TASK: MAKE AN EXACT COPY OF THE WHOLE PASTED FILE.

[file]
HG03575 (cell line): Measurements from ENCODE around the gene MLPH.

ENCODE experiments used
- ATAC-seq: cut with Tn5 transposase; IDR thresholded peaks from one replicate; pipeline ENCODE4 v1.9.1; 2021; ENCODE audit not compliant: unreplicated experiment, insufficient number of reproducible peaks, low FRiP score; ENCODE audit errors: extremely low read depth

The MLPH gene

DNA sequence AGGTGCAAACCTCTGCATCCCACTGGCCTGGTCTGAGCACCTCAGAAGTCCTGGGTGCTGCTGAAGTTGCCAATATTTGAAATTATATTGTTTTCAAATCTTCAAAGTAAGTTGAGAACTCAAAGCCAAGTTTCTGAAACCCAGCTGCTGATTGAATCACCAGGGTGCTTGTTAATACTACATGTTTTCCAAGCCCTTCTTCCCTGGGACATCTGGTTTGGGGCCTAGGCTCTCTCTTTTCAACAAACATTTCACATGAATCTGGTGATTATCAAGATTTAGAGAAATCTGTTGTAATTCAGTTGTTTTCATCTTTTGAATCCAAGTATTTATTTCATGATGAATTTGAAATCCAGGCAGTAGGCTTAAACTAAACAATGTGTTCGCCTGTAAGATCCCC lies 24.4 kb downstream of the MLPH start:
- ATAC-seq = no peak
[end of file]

HG03575 (cell line): Measurements from ENCODE around the gene MLPH.

ENCODE experiments used
- ATAC-seq: cut with Tn5 transposase; IDR thresholded peaks from one replicate; pipeline ENCODE4 v1.9.1; 2021; ENCODE audit not compliant: unreplicated experiment, insufficient number of reproducible peaks, low FRiP score; ENCODE audit errors: extremely low read depth

The MLPH gene

DNA sequence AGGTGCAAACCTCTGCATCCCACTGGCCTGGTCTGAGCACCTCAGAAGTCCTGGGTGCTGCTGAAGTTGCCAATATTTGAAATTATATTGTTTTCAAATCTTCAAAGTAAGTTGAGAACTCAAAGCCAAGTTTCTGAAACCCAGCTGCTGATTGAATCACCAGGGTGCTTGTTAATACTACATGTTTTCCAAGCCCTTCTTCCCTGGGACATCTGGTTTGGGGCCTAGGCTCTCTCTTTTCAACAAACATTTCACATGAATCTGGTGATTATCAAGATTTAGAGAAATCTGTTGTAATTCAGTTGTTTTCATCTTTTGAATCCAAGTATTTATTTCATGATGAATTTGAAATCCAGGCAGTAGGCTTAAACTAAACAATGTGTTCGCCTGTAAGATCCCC lies 24.4 kb downstream of the MLPH start:
- ATAC-seq = no peak